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the genesis: ganesh versus the third reich

john bailey: interview, back to back theatre members


Simon Laherty, Ganesh versus the Third Reich Simon Laherty, Ganesh versus the Third Reich
photo Jeff Busby
Brian Tilley, Ganesh versus the Third Reich Brian Tilley, Ganesh versus the Third Reich
photo Jeff Busby
 Scott Price, Ganesh versus the Third Reich Scott Price, Ganesh versus the Third Reich
photo Jeff Busby
Mark Deans, Ganesh versus the Third Reich Mark Deans, Ganesh versus the Third Reich
photo Jeff Busby
IN 2010 GEELONG’S BACK TO BACK THEATRE UNDERTOOK THREE INTERNATIONAL TOURS PERFORMING FOUR SEPARATE WORKS, HOLDING CREATIVE DEVELOPMENTS FOR ANOTHER FOUR ALONG THE WAY. YET ARTISTIC DIRECTOR BRUCE GLADWIN STILL DESCRIBES THE COMPANY AS A SMALL ONE. “IT’S NOT AS IF WE’RE OUT THERE MAKING A SEASON BROCHURE WHERE WE DO EIGHT SHOWS A YEAR. WE SPEND A LOT OF TIME HERE WHEN WE’RE NOT TOURING, MAKING NEW WORK OR DOING A COMMUNITY PROJECT IN GEELONG THAT DOESN’T HAVE A HUGE PROFILE.”

While the company may see itself as small, its immense strides in the Australian performance world can best be understood by contextualising its very existence. When touring abroad, the company has often been asked about the social and political climate that has allowed it to come into being. It may seem an odd question—in our liberal society, the emergence of an artist might seem the simple result of an individual’s desire. But a professional and highly regarded theatre company employing performers with disabilities isn’t the norm the world over. In the minds of those asking these questions, says Gladwin, “people with disabilities don’t exist within the cultural landscape of their own countries.”

In the 1980s Australia underwent a process of de-institutionalisation. Concerted efforts were made to provide people with disabilities stable roles within the wider community, with residential, employment and support options expanded. People with disabilities were afforded the opportunity to be more visibly engaged with other sectors of society. This hasn’t occurred everywhere. “In Austria,” says Gladwin, “until recently, they didn’t have to have a government policy dealing with people with disabilities in aged care—because at the end of World War II there weren’t any people with disabilities left.”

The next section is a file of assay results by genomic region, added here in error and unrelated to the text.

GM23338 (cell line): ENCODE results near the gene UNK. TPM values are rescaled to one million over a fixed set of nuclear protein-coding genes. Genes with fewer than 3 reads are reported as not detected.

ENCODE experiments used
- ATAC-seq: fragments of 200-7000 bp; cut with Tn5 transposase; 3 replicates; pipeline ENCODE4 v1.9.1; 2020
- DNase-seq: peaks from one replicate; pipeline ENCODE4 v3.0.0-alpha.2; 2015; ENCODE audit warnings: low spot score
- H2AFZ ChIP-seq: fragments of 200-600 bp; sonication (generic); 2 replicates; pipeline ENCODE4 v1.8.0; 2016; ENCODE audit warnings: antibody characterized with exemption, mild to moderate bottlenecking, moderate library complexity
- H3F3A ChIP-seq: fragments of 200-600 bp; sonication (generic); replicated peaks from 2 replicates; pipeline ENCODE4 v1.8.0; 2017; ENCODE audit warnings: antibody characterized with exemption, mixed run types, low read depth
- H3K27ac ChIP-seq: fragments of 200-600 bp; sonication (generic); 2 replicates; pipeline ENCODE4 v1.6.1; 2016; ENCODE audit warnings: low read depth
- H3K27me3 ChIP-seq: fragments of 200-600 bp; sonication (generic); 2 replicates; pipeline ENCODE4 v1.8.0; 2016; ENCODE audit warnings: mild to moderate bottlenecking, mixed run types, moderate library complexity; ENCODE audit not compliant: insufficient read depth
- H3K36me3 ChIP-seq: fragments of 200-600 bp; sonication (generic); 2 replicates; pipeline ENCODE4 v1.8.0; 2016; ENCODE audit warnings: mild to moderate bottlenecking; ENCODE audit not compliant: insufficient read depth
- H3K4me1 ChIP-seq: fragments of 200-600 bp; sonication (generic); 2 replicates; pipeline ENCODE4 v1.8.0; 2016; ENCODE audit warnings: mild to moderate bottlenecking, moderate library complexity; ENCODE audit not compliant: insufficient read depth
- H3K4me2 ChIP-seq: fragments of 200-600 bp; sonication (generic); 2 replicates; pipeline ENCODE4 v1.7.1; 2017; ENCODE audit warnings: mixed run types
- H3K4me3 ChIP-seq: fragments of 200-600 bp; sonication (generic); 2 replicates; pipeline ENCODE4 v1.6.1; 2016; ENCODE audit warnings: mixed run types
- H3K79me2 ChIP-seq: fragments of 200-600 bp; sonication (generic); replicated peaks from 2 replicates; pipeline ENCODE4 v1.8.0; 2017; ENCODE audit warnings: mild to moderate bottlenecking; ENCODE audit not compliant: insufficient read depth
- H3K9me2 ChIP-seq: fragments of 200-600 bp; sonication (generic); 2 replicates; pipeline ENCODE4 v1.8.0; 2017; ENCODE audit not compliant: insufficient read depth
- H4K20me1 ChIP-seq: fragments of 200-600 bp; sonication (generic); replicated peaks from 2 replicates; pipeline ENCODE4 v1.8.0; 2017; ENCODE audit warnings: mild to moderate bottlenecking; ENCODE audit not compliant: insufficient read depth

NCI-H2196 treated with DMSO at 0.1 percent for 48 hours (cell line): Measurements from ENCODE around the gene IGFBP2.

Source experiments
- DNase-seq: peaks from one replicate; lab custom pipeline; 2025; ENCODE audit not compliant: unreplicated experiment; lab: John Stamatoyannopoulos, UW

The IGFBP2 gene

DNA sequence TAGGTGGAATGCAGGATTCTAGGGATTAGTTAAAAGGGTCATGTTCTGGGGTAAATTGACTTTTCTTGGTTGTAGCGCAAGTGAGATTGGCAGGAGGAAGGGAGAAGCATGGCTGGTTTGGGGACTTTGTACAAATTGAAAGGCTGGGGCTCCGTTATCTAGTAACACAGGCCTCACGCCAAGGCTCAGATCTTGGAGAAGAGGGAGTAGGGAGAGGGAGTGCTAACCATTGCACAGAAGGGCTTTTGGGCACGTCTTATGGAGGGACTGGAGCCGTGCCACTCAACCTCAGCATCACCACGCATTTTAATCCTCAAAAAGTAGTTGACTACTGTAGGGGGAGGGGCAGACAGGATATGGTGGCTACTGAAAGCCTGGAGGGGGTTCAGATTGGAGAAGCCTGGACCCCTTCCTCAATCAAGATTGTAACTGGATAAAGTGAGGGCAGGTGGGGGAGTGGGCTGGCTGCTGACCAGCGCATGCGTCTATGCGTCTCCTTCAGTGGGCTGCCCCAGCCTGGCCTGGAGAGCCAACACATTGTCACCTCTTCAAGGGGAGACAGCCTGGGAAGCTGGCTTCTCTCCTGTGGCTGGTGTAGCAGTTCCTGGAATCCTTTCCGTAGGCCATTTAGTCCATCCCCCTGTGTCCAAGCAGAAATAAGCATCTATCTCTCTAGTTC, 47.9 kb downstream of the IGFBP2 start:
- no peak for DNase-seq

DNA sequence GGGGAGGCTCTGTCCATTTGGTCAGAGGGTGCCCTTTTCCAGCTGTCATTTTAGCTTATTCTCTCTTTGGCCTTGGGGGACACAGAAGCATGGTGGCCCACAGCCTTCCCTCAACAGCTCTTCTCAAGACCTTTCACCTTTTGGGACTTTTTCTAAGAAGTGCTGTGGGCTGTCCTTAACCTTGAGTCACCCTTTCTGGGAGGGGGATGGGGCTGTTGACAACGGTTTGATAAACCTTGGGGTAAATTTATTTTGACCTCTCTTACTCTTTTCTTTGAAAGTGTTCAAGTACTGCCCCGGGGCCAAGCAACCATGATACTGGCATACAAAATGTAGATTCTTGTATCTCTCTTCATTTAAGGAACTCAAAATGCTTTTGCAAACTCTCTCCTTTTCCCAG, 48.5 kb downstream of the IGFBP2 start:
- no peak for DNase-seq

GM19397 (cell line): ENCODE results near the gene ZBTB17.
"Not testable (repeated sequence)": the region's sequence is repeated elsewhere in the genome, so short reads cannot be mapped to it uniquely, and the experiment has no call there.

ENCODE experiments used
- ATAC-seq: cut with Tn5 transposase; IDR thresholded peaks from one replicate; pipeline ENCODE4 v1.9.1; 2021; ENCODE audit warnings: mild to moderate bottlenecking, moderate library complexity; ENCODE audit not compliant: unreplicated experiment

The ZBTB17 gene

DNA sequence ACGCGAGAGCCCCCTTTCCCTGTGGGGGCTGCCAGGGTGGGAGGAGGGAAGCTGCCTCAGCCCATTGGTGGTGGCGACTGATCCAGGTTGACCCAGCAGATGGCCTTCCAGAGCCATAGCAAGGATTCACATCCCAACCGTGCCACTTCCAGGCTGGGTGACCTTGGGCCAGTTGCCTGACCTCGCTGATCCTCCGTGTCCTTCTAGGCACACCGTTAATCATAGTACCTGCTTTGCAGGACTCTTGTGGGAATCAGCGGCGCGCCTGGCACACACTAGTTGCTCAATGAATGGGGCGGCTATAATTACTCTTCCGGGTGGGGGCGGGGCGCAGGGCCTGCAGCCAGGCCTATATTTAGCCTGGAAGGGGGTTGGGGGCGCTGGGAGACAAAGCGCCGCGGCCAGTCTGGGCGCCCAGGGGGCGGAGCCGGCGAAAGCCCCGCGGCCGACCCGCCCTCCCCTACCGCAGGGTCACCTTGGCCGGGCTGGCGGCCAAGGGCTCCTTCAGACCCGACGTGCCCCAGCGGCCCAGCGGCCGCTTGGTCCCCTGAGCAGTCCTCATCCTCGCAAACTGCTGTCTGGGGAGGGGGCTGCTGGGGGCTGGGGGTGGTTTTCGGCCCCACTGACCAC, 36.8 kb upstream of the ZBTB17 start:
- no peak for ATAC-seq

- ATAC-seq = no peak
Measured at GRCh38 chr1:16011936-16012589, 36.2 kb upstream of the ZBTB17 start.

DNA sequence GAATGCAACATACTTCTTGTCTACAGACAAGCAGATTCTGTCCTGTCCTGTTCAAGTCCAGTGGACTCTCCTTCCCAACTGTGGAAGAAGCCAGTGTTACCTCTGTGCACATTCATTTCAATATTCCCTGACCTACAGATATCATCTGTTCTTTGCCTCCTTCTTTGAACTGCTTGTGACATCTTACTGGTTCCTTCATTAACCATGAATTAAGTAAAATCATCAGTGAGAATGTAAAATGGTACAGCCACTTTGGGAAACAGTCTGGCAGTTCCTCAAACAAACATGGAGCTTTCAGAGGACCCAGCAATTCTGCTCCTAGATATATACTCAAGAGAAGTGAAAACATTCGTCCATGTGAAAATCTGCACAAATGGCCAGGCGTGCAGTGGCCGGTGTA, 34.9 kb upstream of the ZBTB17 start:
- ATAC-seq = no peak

To mainstream audiences in Australia, Back to Back has emerged as a fully-fledged company producing complex and artfully realised works in the space of a few years. But such ‘overnight successes’ rarely occur overnight—the company has been operating since 1987, and its recent entry into the international spotlight is the culmination of decades of development and self-scrutiny. That a suite of productions—Soft, Small Metal Objects, Food Court—have enjoyed unwavering critical acclaim is an outcome of this carefully judged and quietly considered approach to the question of what the company wants to be.

At a festival in Spain many years ago, Gladwin saw a company of performers with disabilities from Portugal producing a farce. “Everyone said ‘you’ve got to see this company,’ and they were great, they were really amazing. But what they were performing was this traditional farce. You couldn’t watch it without thinking that in their own country they are performing this alongside other companies performing this type of material and they’re always going to just be this variation of that.”

what theatre can be

Back to Back isn’t interested in reproducing traditional forms of theatre. Rather, says Gladwin, the company “has always been about forging what we think theatre could be. We create our own stories.” “Theatre’s very empowering,” says ensemble member Scott Price. “Anyone with a disability can act, and people with disabilities need that empowerment.” Price became a full-time member of the company in 2008 and appeared in the disturbing Food Court, which premiered at the Melbourne International Arts Festival in 2009.

Performance can be empowering, but many people also find the prospect of exposing themselves to public attention a threatening one. “Do they?” asks Price. “I feel very comfortable in my own skin. I have been nervous occasionally but I’m generally really comfortable. Of course before opening night you’ll be shit-scared but as the shows go by I’m fine.” Though only 24, Price is the ensemble’s most vocal interrogator of the politics and ethics of representing disability in a theatrical environment. “Some of the moral and ethical standards I have,” he says, “well, I’m open to a lot of stuff but what I’m not open to is discrimination towards people with disabilities. Some language is pathetic.”